Prof. Simon Swain
Professor, Chair of Arts Faculty
MA, D.Phil. (Oxon)
email address, please go to http://www.warwick.ac.uk/email_search/
Simon Swain was Head of Department from 00/01 to 06/07 and deputy Chair of the Arts Faculty 05-07. He took his first degree at Pembroke College, Oxford in 1980-84. His doctorate on ‘Plutarch and Rome’ was awarded 1988 at Wolfson College, Oxford. After various part-time teaching posts he was elected to a postdoctoral fellowship at All Souls College and came to Warwick in 1995. He is a member of AHRC Research Panel 1 (Classics & Archaeology). Simon is on research leave in the academic years 07-08 to 09-10 funded by the Leverhulme Trust (see below).
Simon Swain works on the Greek culture and society of the Roman period including all aspects of the ‘second sophistic’. He has specific interests in literature and education and the politics of language usage, in the transformation of Greek culture in the later Roman Empire, and in the legacy of Greek thought among the Arabs. He has three current research focusses: (i) edition and study of Bryson’s Household Management, which is funded by the Leverhulme Trust; (ii) edition and study of a 10th c. collection of Greek and Arabic philosophy known as the “Oxford Anthology”; this work is funded by AHRC; (iii) the Warwick Epidemics, a joint project with Peter E. Pormann to edit and translate the Arabic version of Galen’s commentaries on Hippocrates’ Epidemics.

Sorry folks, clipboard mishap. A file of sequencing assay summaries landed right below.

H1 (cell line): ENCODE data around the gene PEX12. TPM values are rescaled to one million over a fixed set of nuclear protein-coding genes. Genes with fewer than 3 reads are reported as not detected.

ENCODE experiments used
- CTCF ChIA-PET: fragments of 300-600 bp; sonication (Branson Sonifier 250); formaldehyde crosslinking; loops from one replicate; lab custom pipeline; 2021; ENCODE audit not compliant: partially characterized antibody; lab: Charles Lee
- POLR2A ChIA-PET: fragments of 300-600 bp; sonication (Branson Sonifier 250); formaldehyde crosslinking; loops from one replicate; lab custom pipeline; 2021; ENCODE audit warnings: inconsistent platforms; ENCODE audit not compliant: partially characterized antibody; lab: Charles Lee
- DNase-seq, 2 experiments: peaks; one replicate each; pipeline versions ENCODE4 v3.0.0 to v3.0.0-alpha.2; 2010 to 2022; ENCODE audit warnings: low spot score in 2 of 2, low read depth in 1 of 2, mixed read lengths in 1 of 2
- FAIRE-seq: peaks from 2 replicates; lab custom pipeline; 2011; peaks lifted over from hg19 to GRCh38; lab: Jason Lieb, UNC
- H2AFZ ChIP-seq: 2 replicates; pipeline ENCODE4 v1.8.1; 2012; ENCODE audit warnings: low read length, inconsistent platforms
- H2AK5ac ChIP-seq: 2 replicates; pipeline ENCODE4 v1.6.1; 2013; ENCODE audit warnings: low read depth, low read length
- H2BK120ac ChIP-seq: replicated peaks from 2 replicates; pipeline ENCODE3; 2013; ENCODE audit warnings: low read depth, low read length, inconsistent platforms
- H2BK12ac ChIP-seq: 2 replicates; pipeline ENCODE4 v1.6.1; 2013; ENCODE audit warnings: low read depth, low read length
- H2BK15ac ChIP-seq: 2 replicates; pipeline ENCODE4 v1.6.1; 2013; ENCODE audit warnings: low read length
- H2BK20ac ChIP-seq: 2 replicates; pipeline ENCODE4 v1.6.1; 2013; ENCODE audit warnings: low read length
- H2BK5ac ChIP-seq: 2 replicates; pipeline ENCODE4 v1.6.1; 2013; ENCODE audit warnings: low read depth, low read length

- City of Rome (sole)
- Early Christianity (sole)
- Greek Culture & Society (contributes)
- Roman Culture & Society (contributes)
- Hellenistic World (contributes)
- Introduction to Greek and Roman History (contributes).
Recent research degrees supervised include:
- The Novel of Joseph and Aseneth (MPhil/PhD)
- ‘Rufus of Ephesus: Melancholy and Society', in P. E. Pormann (ed.), Rufus of Ephesus, “On Melancholy” (2008)
- Seeing the Face, Seeing the Soul. Polemon’s Physiognomy from Classical Antiquity to Medieval Islam (Oxford: Oxford University Press, 2007)
- Severan Culture (with J. Elsner and S. J. Harrison) (Cambridge: Cambridge University Press, 2007)